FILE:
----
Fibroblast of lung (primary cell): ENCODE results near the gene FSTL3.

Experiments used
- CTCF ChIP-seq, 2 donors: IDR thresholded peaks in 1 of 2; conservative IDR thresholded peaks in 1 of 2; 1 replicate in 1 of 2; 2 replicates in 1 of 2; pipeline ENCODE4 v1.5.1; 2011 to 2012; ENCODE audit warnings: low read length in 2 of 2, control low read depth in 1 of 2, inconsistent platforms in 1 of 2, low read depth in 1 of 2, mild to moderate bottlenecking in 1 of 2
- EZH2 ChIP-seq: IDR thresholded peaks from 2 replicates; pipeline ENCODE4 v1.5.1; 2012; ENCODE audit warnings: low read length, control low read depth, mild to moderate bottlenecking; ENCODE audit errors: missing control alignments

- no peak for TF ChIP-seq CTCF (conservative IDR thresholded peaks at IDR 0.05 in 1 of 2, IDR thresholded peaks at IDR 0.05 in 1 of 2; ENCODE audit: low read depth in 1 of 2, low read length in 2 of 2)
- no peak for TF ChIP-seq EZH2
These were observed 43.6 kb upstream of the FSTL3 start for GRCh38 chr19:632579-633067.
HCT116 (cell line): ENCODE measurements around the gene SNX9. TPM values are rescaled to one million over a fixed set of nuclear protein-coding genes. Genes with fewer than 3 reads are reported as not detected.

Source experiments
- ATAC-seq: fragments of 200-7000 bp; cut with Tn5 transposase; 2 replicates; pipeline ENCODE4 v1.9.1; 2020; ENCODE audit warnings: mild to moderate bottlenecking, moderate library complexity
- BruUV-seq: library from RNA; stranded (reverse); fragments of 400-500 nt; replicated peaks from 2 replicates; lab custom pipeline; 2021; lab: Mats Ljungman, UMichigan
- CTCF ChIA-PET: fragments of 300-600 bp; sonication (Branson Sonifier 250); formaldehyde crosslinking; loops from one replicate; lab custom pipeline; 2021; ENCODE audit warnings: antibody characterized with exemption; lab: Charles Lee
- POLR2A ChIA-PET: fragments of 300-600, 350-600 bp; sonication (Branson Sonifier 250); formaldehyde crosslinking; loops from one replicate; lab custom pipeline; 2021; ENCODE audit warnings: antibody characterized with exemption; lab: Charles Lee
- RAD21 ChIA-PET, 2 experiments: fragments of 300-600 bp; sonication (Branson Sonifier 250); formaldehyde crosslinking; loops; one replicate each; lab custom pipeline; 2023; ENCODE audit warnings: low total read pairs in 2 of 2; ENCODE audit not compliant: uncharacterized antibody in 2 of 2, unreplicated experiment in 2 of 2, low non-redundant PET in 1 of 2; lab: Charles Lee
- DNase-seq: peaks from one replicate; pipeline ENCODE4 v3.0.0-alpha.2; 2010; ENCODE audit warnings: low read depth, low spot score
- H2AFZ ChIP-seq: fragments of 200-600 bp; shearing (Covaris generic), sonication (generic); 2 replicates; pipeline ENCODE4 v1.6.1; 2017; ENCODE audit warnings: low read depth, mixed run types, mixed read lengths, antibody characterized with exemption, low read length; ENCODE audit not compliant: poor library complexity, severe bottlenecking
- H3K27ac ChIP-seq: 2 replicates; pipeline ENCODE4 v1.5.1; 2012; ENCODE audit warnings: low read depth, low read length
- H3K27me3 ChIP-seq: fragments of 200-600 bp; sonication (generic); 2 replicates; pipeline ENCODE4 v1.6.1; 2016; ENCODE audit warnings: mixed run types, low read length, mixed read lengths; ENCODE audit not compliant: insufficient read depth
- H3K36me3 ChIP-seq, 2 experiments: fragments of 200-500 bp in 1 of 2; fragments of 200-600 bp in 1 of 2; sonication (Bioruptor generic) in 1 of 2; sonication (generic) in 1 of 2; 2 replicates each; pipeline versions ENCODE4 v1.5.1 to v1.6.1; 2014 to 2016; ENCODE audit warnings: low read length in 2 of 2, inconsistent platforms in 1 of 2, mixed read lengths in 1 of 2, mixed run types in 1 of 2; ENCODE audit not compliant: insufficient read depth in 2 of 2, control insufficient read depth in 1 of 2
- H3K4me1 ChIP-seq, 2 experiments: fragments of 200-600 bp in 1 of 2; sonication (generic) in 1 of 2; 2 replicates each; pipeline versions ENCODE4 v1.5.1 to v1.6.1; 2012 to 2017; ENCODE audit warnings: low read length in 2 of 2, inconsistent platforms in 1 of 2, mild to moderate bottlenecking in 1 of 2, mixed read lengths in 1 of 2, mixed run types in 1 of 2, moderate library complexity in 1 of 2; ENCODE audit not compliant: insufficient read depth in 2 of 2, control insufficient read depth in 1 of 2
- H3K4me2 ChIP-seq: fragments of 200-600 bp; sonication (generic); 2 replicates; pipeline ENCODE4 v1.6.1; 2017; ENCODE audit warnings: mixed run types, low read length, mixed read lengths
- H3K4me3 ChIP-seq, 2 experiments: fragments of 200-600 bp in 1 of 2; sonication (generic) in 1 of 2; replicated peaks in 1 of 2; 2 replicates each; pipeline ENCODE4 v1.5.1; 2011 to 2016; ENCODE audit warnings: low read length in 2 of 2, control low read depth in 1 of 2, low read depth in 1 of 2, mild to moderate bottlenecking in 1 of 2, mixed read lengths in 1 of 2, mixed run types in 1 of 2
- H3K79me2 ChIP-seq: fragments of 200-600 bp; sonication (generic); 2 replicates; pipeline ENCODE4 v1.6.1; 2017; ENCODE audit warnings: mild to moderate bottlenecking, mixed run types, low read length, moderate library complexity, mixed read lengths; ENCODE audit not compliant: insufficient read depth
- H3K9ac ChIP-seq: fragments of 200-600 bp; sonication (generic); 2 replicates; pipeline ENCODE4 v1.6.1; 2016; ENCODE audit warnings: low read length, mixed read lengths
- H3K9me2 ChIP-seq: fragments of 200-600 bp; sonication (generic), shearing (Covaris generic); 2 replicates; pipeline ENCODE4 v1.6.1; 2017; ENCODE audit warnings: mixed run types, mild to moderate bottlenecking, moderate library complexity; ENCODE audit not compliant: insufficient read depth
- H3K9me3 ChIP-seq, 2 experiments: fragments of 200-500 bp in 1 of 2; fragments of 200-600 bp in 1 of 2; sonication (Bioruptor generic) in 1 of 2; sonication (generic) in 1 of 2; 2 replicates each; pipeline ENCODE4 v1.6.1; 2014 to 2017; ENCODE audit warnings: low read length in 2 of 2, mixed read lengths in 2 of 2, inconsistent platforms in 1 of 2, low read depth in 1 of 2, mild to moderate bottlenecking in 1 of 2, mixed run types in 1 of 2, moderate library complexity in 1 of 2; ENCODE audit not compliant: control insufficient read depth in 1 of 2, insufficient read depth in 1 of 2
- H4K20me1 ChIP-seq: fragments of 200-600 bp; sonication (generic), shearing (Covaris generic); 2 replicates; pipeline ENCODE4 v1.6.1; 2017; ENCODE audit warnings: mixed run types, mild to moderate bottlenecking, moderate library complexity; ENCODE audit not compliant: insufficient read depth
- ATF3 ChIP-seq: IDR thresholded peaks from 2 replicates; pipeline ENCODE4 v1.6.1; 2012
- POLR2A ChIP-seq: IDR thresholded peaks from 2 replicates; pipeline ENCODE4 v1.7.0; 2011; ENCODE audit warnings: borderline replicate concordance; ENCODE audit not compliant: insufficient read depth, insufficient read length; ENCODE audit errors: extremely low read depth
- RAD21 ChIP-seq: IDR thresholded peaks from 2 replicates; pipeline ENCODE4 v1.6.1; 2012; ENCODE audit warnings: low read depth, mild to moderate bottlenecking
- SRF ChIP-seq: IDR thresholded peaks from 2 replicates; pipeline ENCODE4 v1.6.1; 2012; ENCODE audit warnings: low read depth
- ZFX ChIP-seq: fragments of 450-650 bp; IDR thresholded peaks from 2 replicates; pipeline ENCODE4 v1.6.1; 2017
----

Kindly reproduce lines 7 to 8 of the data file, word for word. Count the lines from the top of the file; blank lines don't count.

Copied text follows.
These were observed 43.6 kb upstream of the FSTL3 start for GRCh38 chr19:632579-633067.
HCT116 (cell line): ENCODE measurements around the gene SNX9. TPM values are rescaled to one million over a fixed set of nuclear protein-coding genes. Genes with fewer than 3 reads are reported as not detected.